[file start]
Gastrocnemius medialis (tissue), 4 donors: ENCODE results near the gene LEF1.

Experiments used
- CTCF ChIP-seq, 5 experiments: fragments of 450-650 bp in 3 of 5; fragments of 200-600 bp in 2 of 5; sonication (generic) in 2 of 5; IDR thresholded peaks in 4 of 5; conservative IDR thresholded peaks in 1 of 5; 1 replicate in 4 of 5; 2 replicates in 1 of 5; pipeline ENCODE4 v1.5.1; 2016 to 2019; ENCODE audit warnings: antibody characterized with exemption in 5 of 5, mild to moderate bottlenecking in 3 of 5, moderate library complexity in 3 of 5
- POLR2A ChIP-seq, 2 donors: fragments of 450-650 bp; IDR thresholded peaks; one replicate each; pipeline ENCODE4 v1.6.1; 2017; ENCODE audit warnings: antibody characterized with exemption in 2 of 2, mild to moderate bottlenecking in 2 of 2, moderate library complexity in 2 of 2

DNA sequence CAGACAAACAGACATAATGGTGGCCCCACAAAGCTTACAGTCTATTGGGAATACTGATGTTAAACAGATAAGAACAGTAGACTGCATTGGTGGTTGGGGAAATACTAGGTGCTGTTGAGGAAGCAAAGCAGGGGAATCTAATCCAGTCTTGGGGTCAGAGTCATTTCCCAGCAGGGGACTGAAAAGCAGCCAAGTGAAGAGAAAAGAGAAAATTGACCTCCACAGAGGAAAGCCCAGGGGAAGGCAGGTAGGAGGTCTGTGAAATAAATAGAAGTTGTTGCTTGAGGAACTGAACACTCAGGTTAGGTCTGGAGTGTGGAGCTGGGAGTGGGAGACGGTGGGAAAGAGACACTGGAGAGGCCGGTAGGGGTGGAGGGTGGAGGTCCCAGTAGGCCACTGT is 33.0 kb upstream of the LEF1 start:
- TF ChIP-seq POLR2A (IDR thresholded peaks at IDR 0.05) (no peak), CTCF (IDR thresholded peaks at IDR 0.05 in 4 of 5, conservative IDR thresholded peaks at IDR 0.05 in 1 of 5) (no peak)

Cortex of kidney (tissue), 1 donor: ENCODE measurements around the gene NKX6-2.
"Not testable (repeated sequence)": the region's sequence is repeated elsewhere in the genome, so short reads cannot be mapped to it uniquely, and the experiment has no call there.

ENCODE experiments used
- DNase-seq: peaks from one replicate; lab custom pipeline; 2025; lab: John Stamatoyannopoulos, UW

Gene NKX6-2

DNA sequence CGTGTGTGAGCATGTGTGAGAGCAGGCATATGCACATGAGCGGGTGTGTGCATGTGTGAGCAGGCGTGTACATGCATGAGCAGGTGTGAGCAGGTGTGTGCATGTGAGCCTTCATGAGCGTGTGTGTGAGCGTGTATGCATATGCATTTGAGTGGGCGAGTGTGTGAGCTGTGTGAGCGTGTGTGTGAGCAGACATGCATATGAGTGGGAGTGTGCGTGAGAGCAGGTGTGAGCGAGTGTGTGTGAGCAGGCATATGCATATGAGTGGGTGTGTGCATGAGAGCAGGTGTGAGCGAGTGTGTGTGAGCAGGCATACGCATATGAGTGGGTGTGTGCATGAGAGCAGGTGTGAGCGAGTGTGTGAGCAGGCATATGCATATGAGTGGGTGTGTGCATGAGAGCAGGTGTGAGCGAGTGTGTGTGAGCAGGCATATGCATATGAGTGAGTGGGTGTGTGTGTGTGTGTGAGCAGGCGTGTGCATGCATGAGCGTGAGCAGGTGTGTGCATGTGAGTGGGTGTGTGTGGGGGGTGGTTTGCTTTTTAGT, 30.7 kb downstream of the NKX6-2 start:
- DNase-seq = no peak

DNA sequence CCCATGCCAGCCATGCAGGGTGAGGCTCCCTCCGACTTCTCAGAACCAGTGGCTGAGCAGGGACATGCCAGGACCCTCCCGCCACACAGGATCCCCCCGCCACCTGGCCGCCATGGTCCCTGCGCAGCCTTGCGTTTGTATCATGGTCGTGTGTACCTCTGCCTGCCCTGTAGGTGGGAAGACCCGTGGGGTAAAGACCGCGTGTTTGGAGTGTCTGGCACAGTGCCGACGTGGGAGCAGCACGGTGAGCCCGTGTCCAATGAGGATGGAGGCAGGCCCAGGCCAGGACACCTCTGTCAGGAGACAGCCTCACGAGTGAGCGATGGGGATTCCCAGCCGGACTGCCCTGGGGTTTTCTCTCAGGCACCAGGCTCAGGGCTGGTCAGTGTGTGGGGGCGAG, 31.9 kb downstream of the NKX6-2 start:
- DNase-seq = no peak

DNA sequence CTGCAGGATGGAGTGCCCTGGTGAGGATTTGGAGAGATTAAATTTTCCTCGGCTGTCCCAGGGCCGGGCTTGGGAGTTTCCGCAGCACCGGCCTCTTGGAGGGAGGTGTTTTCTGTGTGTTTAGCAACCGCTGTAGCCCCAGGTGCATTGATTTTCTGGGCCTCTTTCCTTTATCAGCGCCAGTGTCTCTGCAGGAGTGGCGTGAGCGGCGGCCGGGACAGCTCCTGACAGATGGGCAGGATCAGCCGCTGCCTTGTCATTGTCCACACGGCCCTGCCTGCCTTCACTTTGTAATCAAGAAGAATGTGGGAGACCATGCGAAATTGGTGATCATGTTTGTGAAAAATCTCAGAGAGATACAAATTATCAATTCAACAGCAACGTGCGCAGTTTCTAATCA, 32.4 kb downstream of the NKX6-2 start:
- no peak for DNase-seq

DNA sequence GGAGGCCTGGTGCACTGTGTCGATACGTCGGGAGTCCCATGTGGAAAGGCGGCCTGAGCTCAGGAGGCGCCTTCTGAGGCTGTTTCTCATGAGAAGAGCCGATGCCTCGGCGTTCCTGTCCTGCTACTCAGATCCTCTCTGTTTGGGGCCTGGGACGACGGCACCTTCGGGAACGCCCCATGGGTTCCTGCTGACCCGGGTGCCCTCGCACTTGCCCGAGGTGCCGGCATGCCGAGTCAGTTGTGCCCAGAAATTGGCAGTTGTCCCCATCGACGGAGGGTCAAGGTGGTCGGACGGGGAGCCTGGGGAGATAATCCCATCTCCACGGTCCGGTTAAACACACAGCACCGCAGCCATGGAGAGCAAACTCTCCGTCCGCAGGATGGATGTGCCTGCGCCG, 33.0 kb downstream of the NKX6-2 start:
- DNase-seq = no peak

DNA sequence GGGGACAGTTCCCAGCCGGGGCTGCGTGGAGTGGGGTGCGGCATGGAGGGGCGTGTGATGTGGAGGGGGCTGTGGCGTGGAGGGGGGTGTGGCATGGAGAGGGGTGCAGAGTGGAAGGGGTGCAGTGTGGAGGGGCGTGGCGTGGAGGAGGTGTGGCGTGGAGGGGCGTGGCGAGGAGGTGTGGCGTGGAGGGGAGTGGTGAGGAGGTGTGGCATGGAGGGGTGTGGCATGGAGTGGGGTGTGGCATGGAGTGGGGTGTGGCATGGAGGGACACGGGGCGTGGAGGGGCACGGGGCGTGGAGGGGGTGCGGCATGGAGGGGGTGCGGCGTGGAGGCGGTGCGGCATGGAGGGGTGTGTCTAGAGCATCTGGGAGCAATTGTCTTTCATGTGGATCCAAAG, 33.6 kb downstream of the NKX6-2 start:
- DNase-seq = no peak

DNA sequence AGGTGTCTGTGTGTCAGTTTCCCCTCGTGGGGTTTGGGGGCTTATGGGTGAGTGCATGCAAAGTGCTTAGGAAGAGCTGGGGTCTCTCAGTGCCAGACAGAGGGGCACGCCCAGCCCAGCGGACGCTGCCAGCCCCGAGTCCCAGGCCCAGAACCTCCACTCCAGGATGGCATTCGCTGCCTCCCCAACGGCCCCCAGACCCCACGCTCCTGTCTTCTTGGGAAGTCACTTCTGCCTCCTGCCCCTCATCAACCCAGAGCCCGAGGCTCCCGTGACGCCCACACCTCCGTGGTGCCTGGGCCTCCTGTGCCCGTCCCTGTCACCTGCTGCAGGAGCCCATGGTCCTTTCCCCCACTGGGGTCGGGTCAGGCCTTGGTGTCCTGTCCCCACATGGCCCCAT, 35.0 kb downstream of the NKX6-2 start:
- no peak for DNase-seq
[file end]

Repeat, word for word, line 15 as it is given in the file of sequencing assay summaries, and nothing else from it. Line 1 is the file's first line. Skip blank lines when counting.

- DNase-seq = no peak